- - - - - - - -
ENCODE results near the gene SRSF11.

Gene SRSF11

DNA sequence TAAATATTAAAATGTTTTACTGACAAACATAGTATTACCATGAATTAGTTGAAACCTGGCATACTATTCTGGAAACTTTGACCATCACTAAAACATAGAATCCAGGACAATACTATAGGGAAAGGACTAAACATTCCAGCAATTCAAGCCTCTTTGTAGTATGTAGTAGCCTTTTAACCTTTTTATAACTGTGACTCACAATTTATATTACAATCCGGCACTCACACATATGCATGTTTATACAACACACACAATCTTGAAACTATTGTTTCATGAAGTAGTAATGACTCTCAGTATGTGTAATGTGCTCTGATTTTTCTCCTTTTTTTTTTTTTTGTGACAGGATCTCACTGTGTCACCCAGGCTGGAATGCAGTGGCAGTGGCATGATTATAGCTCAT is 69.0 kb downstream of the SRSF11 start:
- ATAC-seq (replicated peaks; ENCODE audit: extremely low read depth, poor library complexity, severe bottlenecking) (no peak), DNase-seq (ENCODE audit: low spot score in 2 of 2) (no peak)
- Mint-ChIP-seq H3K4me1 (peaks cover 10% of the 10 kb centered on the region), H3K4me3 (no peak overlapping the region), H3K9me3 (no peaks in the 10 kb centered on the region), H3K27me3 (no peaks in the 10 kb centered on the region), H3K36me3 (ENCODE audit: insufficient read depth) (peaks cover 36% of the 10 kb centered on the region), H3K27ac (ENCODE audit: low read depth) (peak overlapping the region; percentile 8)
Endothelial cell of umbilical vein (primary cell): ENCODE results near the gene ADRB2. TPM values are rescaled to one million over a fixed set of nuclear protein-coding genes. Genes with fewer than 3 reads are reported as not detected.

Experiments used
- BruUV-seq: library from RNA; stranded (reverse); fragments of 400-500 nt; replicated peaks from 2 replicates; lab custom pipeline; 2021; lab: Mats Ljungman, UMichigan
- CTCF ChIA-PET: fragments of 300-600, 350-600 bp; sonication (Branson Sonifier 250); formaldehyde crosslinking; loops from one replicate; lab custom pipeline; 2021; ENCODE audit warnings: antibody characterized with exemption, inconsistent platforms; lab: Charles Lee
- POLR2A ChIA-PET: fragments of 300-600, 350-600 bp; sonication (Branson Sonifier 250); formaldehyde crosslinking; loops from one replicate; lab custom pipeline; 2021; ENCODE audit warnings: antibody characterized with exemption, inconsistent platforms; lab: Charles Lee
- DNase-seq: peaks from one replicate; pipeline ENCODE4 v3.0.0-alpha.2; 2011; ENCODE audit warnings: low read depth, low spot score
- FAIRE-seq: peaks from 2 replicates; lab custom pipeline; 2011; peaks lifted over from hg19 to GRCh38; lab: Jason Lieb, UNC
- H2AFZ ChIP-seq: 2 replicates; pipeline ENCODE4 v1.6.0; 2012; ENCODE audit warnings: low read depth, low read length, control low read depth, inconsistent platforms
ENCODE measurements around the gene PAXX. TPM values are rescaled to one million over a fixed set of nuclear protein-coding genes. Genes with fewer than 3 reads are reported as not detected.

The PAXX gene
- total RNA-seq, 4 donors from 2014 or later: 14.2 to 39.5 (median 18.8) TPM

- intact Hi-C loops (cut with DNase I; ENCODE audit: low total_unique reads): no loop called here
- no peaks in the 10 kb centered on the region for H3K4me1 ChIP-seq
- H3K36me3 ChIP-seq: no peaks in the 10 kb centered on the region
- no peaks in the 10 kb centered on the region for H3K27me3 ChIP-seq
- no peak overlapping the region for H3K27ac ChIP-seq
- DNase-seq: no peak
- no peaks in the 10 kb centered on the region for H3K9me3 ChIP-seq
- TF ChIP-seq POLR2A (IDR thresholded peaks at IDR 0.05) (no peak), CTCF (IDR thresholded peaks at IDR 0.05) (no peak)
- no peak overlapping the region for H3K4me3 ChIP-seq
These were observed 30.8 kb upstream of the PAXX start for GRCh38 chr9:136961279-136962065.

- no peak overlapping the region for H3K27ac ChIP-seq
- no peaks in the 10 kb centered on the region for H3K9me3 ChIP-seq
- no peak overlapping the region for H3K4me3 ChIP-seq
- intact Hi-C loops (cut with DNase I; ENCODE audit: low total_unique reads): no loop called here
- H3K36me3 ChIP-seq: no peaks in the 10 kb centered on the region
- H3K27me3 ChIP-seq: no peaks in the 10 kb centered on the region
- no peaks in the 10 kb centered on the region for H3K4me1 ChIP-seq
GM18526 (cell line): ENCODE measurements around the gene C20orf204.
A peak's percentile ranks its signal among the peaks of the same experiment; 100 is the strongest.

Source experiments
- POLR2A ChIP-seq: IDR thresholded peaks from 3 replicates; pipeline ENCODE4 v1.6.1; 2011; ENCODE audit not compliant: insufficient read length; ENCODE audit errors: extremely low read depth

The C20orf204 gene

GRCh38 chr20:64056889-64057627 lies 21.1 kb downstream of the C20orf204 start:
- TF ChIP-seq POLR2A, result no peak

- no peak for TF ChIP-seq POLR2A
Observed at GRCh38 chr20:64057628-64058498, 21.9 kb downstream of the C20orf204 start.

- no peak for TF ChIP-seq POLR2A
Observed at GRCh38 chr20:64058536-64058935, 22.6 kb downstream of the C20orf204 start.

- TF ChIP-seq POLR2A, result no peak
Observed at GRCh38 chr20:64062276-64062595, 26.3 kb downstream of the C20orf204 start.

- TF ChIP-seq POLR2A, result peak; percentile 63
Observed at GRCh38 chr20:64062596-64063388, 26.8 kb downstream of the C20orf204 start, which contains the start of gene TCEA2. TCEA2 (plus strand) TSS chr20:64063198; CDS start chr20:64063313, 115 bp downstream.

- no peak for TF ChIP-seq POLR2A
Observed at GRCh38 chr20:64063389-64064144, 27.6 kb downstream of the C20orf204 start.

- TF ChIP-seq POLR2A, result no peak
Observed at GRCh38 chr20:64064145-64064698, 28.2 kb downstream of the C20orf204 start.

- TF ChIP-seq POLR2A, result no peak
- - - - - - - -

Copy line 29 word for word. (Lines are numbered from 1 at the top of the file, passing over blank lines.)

- no peak overlapping the region for H3K4me3 ChIP-seq